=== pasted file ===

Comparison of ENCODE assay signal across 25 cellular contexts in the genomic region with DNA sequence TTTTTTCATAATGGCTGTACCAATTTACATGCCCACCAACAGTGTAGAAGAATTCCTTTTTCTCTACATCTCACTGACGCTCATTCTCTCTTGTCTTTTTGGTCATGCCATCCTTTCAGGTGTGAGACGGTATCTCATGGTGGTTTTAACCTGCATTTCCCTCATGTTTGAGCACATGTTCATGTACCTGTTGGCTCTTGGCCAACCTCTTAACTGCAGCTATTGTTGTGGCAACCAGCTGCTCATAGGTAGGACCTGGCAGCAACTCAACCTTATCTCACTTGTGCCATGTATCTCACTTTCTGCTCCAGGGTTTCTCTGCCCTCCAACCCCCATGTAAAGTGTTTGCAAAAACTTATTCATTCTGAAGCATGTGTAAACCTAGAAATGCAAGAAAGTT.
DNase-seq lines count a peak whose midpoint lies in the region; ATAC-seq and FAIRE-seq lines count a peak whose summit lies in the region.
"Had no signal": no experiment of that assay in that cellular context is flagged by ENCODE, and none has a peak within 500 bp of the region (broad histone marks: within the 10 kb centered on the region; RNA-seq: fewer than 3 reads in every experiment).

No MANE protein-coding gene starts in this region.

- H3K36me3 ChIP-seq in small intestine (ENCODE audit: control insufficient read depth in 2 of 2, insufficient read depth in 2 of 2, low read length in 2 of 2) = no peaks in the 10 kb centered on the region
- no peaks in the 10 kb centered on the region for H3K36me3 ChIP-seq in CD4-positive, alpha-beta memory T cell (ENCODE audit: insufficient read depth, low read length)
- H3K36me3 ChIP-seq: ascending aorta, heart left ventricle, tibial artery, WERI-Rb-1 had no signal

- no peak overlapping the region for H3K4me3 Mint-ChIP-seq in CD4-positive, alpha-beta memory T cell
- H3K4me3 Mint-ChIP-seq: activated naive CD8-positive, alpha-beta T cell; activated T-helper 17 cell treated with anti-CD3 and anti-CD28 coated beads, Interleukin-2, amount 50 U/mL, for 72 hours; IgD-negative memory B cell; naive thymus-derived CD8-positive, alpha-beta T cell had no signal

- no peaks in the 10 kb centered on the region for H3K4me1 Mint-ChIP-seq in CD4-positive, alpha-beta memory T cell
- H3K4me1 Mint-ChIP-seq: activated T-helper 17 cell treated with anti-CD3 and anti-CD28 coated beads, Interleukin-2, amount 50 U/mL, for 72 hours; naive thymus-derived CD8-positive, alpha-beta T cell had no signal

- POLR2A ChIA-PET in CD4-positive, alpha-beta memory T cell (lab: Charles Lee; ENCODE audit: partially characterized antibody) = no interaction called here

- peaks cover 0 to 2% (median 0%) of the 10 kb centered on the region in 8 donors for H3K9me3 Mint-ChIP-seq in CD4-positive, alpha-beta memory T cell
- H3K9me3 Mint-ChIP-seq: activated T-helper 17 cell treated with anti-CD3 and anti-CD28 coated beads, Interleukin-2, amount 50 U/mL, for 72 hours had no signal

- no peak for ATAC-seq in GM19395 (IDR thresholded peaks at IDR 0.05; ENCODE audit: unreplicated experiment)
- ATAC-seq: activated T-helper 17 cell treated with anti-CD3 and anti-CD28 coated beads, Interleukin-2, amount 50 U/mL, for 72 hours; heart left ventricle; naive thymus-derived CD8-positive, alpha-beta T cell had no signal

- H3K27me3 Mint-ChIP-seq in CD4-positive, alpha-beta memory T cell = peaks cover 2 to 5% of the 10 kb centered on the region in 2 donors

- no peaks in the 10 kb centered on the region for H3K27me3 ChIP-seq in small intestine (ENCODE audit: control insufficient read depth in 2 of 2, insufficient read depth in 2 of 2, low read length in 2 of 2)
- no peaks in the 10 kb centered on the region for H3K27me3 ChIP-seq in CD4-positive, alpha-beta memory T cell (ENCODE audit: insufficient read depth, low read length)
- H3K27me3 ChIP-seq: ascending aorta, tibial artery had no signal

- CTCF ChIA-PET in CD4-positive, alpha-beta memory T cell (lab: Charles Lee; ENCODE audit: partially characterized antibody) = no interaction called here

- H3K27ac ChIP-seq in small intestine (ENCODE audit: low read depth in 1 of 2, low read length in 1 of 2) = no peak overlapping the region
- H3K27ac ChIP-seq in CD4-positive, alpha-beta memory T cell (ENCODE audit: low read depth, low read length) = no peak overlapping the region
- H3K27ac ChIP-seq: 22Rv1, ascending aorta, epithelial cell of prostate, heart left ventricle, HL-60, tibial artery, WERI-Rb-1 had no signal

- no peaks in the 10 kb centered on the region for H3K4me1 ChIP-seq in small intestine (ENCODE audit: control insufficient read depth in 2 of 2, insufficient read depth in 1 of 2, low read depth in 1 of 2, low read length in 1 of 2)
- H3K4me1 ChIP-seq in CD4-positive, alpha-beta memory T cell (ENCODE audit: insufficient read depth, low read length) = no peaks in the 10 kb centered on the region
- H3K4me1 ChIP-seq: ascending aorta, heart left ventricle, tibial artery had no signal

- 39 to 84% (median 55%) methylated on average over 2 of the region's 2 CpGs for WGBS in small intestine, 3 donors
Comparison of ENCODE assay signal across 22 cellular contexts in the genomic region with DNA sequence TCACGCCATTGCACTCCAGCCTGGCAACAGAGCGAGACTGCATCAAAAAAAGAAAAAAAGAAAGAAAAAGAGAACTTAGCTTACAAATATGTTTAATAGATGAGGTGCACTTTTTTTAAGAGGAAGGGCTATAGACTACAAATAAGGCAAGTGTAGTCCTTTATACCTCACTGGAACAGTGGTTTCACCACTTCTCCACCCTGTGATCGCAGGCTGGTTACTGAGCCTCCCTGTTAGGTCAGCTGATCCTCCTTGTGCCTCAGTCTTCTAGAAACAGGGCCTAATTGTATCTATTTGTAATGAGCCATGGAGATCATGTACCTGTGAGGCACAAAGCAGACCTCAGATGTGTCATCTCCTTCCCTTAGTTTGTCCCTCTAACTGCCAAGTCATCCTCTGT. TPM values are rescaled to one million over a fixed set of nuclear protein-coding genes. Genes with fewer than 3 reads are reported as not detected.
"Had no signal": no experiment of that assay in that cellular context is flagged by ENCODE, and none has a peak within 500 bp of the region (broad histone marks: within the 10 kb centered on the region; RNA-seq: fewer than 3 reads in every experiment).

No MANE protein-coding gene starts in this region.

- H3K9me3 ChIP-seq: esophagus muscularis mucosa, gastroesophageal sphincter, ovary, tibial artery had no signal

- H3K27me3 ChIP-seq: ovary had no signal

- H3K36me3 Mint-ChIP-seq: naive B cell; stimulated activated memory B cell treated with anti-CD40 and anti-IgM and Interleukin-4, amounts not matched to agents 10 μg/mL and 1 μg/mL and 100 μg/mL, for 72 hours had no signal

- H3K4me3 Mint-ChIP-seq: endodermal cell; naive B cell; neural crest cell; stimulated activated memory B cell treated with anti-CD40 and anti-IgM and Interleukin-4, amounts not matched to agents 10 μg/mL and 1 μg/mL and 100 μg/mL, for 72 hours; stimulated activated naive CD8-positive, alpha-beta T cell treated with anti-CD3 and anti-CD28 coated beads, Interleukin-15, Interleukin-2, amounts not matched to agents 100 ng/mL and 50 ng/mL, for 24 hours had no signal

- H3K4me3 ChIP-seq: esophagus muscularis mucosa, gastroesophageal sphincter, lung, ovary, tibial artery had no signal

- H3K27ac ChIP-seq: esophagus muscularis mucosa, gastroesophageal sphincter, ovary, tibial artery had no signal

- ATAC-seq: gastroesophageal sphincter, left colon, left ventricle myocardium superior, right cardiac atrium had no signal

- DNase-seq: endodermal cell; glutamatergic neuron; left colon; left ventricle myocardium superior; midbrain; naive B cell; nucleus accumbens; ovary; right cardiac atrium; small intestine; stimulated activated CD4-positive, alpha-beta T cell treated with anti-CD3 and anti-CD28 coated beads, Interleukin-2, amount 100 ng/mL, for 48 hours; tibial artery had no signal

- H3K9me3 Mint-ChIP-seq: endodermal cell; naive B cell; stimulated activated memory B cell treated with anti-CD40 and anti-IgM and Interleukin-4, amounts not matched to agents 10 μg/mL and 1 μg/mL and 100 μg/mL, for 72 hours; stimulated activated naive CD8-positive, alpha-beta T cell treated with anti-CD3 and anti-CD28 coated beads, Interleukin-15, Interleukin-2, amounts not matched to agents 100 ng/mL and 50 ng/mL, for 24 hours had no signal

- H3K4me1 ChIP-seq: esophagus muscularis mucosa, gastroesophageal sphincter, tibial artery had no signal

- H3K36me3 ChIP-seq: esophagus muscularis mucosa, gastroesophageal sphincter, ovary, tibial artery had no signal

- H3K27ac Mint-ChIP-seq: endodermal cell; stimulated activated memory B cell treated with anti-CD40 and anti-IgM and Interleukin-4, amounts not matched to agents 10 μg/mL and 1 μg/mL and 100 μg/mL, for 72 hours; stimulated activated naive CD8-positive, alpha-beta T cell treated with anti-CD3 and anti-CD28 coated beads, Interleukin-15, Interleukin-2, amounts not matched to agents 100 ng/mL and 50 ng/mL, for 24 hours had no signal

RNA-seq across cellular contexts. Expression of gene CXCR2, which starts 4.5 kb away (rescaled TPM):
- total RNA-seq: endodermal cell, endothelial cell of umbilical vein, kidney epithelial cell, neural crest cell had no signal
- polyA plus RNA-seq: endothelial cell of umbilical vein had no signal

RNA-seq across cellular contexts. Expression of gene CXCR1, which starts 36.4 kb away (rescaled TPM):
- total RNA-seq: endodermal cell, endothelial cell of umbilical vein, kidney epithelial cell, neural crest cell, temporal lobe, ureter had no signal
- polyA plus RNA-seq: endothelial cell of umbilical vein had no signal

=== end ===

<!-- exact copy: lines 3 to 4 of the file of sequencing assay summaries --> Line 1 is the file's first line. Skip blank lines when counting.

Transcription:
"Had no signal": no experiment of that assay in that cellular context is flagged by ENCODE, and none has a peak within 500 bp of the region (broad histone marks: within the 10 kb centered on the region; RNA-seq: fewer than 3 reads in every experiment).

No MANE protein-coding gene starts in this region.